Joe Harrison’s review published on Letterboxd:
The Assassination of “The Real” Norma Jean by “The Myth” Marilyn Monroe.
Fame is a curse; a nightmarish possession that splits you into two separate beings. While we like to think of that split in terms of “The Real” and “The Myth”, the truth is that, to us mortals, both beings are fake. One is The Myth, the figurehead of beauty and opulence that is repeated, manipulated and worshipped in culture for all eternity. The other is our imagined version of The Real, an idealised facsimile of a mortal being with flaws and trauma that is as equally worshipped as The Myth, usually as a direct counterpoint to The Myth. The Real grounds The Myth in our world, as that’s what we humans have a tendency to do: take our myths and bring them to our level, either so we can relate to them or burn them down.
What Blonde seems to be going for, albeit occasionally ham-fistedly and pretentiously, is that Norma Jean’s great struggle was for agency over her two split beings. We don’t know who this woman really was, because she’s mortal like us, and no one truly knows another person. In life and in death however, a figure as important to culture, art, society, image and reality as her needs to be defined as something, and she never got to truly choose her own definition. In the end, she is both Norma and Marilyn: two sides of real person, reflecting our own idealised visions of them, both as manufactured as each other.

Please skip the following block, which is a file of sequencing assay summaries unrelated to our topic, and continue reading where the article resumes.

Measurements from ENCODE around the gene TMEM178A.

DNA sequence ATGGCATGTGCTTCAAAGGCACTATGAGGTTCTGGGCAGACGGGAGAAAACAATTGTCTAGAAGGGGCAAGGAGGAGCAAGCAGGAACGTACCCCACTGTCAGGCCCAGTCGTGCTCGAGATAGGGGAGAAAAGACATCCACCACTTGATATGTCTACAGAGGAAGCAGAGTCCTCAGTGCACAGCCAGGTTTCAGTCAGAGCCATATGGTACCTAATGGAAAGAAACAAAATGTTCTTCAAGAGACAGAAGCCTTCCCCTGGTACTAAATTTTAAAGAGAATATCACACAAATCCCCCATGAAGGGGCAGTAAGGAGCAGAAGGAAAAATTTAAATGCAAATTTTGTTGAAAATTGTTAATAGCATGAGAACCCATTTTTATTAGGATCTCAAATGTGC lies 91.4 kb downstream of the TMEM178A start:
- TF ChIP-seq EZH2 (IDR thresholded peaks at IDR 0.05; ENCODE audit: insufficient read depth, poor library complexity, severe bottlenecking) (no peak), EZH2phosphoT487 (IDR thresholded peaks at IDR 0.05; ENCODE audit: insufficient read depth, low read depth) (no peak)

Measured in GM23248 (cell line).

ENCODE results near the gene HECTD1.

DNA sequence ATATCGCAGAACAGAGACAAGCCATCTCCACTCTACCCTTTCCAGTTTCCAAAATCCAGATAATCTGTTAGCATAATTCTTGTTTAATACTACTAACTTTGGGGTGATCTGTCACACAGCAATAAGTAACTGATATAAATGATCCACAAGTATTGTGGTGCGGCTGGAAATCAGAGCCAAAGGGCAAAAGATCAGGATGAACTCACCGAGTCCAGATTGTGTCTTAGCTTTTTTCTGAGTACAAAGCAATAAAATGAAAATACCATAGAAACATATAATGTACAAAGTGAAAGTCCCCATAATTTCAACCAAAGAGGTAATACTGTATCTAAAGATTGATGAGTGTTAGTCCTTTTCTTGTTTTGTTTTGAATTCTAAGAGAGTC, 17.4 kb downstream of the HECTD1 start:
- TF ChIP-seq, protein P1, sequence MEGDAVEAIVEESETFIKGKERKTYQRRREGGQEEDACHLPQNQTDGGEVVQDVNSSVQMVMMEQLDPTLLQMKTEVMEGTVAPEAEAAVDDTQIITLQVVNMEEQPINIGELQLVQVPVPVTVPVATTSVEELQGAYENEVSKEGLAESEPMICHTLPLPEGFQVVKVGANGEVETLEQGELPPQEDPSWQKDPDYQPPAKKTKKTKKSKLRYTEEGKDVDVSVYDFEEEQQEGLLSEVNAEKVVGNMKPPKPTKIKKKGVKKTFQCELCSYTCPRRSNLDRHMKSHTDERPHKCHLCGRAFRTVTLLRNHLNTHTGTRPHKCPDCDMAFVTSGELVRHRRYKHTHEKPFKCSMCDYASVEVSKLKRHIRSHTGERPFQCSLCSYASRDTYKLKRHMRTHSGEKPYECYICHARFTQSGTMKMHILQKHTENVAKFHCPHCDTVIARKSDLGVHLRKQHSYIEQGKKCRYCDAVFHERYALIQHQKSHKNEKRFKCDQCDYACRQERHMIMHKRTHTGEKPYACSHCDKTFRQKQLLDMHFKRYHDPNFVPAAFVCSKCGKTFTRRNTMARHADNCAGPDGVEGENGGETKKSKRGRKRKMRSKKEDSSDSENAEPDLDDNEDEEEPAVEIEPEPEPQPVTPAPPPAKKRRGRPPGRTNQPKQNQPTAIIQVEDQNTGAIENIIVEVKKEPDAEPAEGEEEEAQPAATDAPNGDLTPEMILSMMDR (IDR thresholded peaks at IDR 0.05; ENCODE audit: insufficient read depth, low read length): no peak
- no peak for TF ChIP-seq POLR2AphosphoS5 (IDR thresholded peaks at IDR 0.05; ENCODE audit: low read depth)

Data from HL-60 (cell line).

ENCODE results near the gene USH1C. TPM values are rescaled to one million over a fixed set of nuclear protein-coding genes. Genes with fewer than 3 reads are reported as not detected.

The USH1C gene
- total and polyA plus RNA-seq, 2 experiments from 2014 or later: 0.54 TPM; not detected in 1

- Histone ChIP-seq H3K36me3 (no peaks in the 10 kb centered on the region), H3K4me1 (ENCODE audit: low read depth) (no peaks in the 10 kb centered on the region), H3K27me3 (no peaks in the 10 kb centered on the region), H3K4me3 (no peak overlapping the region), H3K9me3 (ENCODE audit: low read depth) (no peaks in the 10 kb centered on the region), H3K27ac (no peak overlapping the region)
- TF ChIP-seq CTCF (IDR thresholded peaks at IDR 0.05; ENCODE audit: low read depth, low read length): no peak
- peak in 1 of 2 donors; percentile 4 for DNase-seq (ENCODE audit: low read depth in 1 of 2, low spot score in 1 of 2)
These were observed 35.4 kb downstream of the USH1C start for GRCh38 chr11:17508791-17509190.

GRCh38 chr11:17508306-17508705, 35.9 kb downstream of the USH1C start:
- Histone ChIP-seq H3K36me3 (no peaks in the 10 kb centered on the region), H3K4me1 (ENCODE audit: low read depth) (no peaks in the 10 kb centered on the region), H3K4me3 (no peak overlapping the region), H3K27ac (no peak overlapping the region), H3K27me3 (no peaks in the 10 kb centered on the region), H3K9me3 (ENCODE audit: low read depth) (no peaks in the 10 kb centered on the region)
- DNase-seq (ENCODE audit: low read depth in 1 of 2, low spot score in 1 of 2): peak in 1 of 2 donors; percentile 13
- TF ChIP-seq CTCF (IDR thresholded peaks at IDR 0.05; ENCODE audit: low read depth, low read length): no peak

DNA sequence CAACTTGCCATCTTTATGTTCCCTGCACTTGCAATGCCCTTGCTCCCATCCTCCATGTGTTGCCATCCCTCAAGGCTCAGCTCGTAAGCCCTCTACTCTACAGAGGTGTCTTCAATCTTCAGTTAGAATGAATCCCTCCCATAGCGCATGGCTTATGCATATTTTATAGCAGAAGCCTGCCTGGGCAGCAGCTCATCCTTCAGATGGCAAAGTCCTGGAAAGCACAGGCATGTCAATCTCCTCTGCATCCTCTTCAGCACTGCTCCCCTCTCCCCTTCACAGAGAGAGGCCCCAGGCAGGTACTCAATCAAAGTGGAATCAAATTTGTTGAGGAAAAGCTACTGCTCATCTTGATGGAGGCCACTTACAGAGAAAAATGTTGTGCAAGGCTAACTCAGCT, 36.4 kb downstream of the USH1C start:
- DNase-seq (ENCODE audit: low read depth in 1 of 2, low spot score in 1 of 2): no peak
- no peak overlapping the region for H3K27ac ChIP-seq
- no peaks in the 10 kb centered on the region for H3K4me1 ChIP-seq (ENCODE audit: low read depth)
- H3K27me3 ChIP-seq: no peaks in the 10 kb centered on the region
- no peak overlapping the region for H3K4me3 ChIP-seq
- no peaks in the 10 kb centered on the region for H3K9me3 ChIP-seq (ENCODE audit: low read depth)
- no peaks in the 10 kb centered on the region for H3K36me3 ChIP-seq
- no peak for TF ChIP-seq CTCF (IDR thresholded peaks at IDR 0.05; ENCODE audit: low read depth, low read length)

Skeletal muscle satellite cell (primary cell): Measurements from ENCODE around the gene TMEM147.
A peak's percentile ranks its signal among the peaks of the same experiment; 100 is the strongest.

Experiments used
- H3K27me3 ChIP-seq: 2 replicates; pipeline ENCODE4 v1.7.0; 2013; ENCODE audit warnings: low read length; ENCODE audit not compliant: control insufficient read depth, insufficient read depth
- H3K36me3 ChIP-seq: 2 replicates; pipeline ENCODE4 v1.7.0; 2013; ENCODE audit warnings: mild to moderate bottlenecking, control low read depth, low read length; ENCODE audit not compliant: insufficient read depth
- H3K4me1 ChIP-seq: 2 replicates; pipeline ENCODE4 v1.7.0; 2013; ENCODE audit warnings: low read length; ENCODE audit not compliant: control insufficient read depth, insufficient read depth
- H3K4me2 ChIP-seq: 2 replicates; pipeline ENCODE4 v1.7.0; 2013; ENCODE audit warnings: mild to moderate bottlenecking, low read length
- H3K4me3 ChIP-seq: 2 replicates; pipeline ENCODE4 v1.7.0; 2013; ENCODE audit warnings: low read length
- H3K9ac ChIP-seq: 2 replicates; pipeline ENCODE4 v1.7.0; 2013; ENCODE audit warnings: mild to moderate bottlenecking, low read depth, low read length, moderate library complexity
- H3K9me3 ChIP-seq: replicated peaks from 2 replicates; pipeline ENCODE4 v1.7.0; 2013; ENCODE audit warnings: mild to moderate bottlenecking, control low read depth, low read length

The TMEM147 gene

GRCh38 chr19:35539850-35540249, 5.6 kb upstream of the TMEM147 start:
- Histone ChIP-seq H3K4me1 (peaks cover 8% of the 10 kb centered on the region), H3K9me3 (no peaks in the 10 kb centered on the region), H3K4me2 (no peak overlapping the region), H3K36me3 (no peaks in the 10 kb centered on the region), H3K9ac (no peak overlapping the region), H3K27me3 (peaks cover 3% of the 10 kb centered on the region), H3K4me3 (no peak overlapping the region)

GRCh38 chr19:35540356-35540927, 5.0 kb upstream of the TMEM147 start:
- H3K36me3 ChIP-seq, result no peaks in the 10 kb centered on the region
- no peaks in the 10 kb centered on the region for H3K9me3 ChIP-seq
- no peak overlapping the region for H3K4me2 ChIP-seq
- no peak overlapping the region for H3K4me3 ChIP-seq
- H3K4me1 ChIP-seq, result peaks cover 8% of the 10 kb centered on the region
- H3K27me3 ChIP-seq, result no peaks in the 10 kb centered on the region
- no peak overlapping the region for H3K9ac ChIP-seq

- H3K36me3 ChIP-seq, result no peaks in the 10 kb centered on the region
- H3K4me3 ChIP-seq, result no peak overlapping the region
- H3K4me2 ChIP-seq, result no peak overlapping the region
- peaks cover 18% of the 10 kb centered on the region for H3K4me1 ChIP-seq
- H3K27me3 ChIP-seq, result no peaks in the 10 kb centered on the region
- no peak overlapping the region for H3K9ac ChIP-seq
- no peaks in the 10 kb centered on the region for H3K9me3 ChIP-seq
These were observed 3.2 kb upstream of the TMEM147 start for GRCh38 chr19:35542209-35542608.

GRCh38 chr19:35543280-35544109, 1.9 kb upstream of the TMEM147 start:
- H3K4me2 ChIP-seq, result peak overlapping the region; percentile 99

I can sympathise with the many, many voices on here who absolutely despise this film, and I’m not trying to imply that your feelings aren’t valid or anything, but I would ask one question: Isn’t demanding we stop depicting the tragedies and horrors of Marilyn’s life on screen and keep her image at peace, conjuring only the compassion and happiness of her existence, in of itself robbing her of the agency she so clearly sought after her entire life? I know that sounds somewhat callous, but if Blonde has one point to make, it's that me, you and everyone who watched, produced, wrote and constructed this film don’t know who this woman is. Even when we wish for compassion and joy for her, we’re doing so for an imagined idea of her. She is unknowable because she is a human, cursed to not know who she was either.
A movie out of time, much like its subject. Too atmospheric, aesthetic and abstract to be truly adored by the head, yet too distant, pained and distressingly real to be truly adored by the heart.